Catch 22 in the European Debt Negotiations

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One has to pity David Cameron’s position in Brussels last night, with cannons to the left and to the right of him.

The British Government must have known that its request for special protection for the financial industry in the City of London was doomed to fail, and so it did. The crisis context of the negotiations meant that conceding to one special request would lead to 26 others such requests and ultimately to the failure of any deal. In negotiations that are essentially about financial regulation, seeking an exemption from financial regulation was courageous (as Sir Humphrey might have said) as it was guaranteed to raise the hackles of the other participants.

But the decision to veto an EU-level treaty cannot have been easy either, even if it pleased Tory Europhobes (although the decision is also reported to have been approved by Nick Clegg). Britain is now out exactly where British ministers have said in recent weeks that they did not wish to be: looking from the outside at a new international treaty amongst 23 of its fellow EU members. If the Government holds to this position, Britain’s position is likely to becomes like that of Norway and other EEA members in relation to the EU itself: very deeply affected by

policymaking to which it can no longer contribute.  The Government retains some limited options – it can, for example, refuse to allow the new agreement between the remaining countries go ahead within the framework of the EU, although this would scarcely make the UK more popular with other European governments – but it cannot stop the 23 still in the process negotiating a free-standing international treaty amongst themselves. Just how isolated Britain will be in this new environment depends on decisions in a small number of states. Hungary, Denmark and Sweden, in particular, may take the same route as Britain, although they have not been quite so definitive.

If the Prime Minister was faced with Catch-22 last night, spare a thought for those countries Britain has left behind. Britain’s disruptive presence as a sort of curmudgeonly uncle at the European top table can be very useful to other countries that, although not so Eurosceptic, are nonetheless wary of the overweening power of France and Germany within Europe. The dominance of France and Germany in the lead up to these negotiations should be sending alarm bells ringing all over the rest of Europe even if, as the Polish foreign minister put it last week, German inactivity has been more frightening than German action during this crisis. With the retreat of the British negotiators, the deal brought to the table by Angela Merkel and Nicholas Sarkozy will become that little bit more difficult for the remaining nations to resist.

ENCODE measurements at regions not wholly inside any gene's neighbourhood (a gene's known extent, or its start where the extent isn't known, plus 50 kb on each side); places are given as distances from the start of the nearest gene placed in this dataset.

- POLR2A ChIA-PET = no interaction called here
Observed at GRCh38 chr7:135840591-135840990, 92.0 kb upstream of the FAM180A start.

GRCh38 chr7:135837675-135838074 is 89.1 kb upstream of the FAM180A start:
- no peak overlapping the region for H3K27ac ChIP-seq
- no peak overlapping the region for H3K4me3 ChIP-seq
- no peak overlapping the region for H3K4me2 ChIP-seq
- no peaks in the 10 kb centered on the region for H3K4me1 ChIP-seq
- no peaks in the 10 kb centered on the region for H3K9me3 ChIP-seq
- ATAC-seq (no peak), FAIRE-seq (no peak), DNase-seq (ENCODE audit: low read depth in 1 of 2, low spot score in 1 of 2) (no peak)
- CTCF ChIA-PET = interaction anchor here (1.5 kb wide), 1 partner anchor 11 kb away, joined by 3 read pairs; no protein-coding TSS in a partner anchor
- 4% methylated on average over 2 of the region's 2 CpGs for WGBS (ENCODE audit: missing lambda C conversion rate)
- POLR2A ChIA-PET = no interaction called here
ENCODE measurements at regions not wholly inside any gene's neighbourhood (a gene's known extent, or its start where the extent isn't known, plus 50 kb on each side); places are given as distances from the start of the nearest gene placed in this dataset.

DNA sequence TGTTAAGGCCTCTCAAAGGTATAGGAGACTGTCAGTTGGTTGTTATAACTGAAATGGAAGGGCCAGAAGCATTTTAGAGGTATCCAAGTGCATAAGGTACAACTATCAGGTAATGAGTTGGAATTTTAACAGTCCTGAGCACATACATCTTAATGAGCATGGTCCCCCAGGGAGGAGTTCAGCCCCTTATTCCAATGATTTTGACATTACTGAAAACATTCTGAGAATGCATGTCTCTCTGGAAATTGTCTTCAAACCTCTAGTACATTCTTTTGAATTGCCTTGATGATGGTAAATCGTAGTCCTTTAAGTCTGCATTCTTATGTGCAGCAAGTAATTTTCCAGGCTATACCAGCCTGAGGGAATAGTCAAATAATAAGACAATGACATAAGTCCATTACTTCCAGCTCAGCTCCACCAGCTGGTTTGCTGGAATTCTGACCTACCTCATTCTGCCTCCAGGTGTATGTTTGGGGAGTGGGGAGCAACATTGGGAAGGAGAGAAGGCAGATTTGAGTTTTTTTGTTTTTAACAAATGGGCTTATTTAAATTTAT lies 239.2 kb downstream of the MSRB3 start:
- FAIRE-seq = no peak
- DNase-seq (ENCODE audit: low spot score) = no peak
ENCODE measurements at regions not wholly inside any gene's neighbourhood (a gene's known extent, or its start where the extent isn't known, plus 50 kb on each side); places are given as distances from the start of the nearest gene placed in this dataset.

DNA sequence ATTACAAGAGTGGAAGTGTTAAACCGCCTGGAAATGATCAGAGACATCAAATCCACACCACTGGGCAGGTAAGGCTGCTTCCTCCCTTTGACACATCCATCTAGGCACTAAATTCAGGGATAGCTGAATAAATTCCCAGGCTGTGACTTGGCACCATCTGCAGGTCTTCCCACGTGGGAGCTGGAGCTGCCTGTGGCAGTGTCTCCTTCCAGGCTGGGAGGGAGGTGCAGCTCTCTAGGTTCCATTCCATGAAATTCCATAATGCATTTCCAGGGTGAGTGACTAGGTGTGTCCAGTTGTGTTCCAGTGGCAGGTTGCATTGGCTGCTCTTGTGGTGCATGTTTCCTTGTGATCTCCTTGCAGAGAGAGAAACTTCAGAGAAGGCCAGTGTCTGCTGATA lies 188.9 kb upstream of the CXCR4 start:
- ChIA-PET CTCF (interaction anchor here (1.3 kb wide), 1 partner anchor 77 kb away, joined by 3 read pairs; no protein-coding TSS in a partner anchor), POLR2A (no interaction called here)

This is unfortunate, because – for the small countries and the indebted countries in particular – it is a bad deal. It is a quixotic attempt to entrench one side of a long debate about economics (that between Keynesians and Hayekians). ‘Balanced budget’ amendments must be inserted into the constitutions of the member states, with the potential for enforcement action to be taken against violators (perhaps by the European Court of Justice and the European Commission). Default on public debt will be prohibited. Austerity will continue not just as economic policy but also as constitutional law. The European Central Bank will not be empowered to directly protect struggling debtor states by buying government bonds. And the Franco-German proposals even try to set up a majority voting rule that would prevent a small country from acting as a hold-out.

This is all very worrying. With the possible exception of Ireland (where there has been a very slight growth in economic activity, although this follows an enormous contraction), austerity has not worked so far and some argue that the insistence on austerity is what has brought us to this pass (c.f. innumerable Paul Krugman columns for the NY Times over the last few years, for example). If, as a famous German once said, the definition of insanity is doing the same thing over and over and expecting a different result, what term should we use for the act of enshrining this methodology as constitutional law?

And in any case, will this constitutional law really be immutable? The 14th Amendment of the US Constitution provides that the validity of the public debt of the United States shall not be questioned. But in the US this does not apply to debt issued by cities or states, which do default on occasion (notably in 2009 when California started issuing IOUs instead of cheques to its employees) and might provide a better analogy with European member states and devolved administrations. And notwithstanding the 14th Amendment the US did effectively default on a small amount of its national debt in 1979 by late payment (although on that occasion the late payment appears, rather comically, to have been an administrative error) and in 1933 when it refused to repay some debt in gold following the collapse of the Gold Standard. The existing deficit arrangements for the Euro area were flouted by numerous states (including notably France and Germany) over the last decade.

All of these arrangements seem to be built up around three premises: (1) austerity will work; (2) the rules will not be flouted; (3) normal democratic politics can survive extreme austerity for up to a decade in the heavily indebted countries. What happens if one of these premises turns out to be wrong?

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